Martin asked her, as a member of a minority group, if she felt “in a way, you kind of let down your side.” It had “crossed” her mind, Tuttle-Singer said, that in having an abortion she might be behaving in a way that “doesn’t represent the community as people would like it to be represented.” But the fact that a fund was available consoled her with the thought “I was not the first, nor would I be the last, Jewish girl – nice or otherwise –to be in this kind of situation.”

The interview ends with this exchange:

“MARTIN: Before we let you go, Sarah, I just can’t hope but notice that I still hear a lot of emotion in your voice as we are speaking. And I know we just met, so I could be over-interpreting – and you’re kind of far away. But do you still feel a lot of emotion around this even now, so many years later?

“TUTTLE-SINGER: Sure. It never fully goes away. And while I don’t regret what I chose to do, I regret that I had to choose what I chose. And I really hope that my daughter – I have a daughter and a son – I hope that when my daughter is 19, that she will – that she will protect her body, and not get pregnant unless she really wants to be pregnant because it is a very- it’s an excruciating choice. And it’s one that’s never made lightly, not by any woman.”

It seems clear that the abortion ran head-on into her better instincts and that these many years later she is still wrestling with reconciling “a previous decision [the abortion] with the excitement of seeing this tiny blip on an ultrasound monitor and saying wow, that’s a baby; that’s life.” And that having gone through this “excruciating choice,” she really would not want her own daughter to go through an abortion.

That says a lot, perhaps a lot more than she knows.

Reprinted with permission from nationalrighttolifenews.org

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'Don’t ever say ‘yes’ to that. It’s terrible,' said Robertson.
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Phil Robertson: Never vote for politicians who support ‘ripping human fetuses’ from mom’s womb

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By John Jalsevac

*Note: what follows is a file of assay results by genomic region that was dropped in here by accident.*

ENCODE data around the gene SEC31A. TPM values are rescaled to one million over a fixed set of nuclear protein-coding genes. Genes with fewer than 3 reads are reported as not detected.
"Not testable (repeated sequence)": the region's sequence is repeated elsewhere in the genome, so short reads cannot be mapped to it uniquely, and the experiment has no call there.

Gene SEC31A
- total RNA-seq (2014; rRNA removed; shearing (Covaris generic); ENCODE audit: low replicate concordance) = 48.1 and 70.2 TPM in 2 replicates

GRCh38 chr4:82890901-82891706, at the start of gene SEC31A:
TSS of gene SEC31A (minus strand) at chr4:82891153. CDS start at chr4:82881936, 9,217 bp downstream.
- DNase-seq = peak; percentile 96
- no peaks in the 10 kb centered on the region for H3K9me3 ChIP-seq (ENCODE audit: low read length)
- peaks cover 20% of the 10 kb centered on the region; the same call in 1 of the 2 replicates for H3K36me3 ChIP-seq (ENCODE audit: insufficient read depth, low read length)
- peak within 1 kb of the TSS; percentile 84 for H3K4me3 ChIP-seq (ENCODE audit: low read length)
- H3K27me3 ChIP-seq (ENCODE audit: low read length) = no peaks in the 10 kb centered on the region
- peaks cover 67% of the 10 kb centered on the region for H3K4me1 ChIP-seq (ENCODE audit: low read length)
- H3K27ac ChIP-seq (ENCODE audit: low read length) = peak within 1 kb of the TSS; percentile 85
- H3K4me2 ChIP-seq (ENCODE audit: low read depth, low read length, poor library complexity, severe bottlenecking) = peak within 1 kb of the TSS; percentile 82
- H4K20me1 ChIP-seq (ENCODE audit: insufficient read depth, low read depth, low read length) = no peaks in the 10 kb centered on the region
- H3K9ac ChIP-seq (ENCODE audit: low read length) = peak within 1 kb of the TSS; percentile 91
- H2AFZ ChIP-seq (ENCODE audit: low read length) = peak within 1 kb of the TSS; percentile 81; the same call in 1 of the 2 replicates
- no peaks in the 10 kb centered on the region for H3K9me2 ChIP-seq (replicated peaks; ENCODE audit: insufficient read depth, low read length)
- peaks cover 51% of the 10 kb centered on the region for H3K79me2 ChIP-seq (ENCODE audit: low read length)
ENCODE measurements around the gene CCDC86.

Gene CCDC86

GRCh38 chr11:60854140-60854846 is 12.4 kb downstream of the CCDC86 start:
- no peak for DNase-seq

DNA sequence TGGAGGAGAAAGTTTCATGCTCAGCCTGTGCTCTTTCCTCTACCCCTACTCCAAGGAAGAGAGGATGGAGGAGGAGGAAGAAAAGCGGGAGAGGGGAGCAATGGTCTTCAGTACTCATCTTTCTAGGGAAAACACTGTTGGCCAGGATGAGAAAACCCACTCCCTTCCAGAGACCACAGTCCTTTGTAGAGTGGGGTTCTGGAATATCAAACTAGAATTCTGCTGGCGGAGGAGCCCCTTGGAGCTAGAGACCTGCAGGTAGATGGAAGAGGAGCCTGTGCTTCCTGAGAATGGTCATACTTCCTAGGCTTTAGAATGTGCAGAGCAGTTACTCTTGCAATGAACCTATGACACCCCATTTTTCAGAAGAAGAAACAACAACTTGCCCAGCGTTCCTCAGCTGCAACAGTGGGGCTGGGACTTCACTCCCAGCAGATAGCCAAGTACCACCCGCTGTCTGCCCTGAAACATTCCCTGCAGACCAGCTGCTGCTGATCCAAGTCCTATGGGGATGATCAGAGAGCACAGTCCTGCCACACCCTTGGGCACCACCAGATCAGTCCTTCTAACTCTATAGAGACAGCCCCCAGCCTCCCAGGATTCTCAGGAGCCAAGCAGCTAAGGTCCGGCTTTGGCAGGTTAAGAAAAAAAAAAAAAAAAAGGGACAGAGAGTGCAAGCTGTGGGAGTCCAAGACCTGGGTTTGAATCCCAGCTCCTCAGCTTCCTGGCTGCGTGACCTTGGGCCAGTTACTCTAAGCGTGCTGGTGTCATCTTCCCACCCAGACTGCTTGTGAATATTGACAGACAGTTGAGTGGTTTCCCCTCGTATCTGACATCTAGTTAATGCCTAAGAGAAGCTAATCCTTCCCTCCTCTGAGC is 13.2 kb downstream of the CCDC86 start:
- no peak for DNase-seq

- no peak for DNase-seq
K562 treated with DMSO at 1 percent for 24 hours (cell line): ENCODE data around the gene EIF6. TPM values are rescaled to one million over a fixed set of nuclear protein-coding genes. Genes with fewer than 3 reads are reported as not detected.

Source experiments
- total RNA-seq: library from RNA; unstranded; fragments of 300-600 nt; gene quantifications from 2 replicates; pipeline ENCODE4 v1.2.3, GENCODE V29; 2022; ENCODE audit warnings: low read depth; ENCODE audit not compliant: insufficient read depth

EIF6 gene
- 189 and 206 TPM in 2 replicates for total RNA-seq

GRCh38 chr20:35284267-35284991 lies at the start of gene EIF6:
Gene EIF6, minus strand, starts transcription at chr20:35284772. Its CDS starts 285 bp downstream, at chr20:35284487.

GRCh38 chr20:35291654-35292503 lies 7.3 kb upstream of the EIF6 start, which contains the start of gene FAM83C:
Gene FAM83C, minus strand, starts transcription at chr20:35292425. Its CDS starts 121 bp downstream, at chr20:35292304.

Phil Robertson is known for not pulling any punches when it comes to expressing his opinions on controversial issues, and he certainly didn’t disappoint at the Outdoor Extravaganza in Louisiana earlier this month.

Speaking to a massive crowd of some 8,000 outdoors enthusiasts at the CenturyLink Center, Robertson blasted Christians for not getting active in the political sphere.

“There are about 90 to 100 million of us who claim Jesus. The problem is only half of you register to vote and out of the half of you that registers to vote, only half of that group actually goes and votes,” Robertson said, according to the ShrevePort Times.

“Therefore, when you’re looking up there and griping and complaining about what you see in Washington D.C., you might as well shut up,” he added. “The reason they’re there is we’re putting them there. If you don’t get anything else out of this, remember this — register to vote for crying out loud.”

But Robertson reserved his strongest remarks for politicians who support abortion.

“If the dude or woman is for ripping human fetuses out of their mother’s womb, don’t ever vote for that,” Robertson said bluntly. “Don’t ever say ‘yes’ to that. It’s terrible.”

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Robertson also lamented the increasing secularization of the United States.  

“We’ve lost it folks,” he told the crowd. “We ran God out of our schools. We ran him out of the entertainment business. We ran him out of the news media. We’ve run him out of the judiciary, and we’ve run him out of Washington D.C.

“Well, what you get is what is left up there. They’re ungodly. You agree?”

Ever since A&E’s Duck Dynasty became the most popular reality show in TV history, members of the Robertson family have earned a name as unapologetic defenders of traditional Christian values.

At the Outdoor Extravaganza, Phil was accompanied by his wife, Miss Kay, and eldest son Alan, who also addressed the crowds.